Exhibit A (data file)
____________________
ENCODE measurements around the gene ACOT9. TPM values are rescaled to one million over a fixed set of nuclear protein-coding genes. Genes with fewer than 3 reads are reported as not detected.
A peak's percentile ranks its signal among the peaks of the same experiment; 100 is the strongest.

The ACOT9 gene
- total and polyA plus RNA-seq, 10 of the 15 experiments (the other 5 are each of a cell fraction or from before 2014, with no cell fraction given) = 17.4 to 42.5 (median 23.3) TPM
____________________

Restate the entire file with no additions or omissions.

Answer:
ENCODE measurements around the gene ACOT9. TPM values are rescaled to one million over a fixed set of nuclear protein-coding genes. Genes with fewer than 3 reads are reported as not detected.
A peak's percentile ranks its signal among the peaks of the same experiment; 100 is the strongest.

The ACOT9 gene
- total and polyA plus RNA-seq, 10 of the 15 experiments (the other 5 are each of a cell fraction or from before 2014, with no cell fraction given) = 17.4 to 42.5 (median 23.3) TPM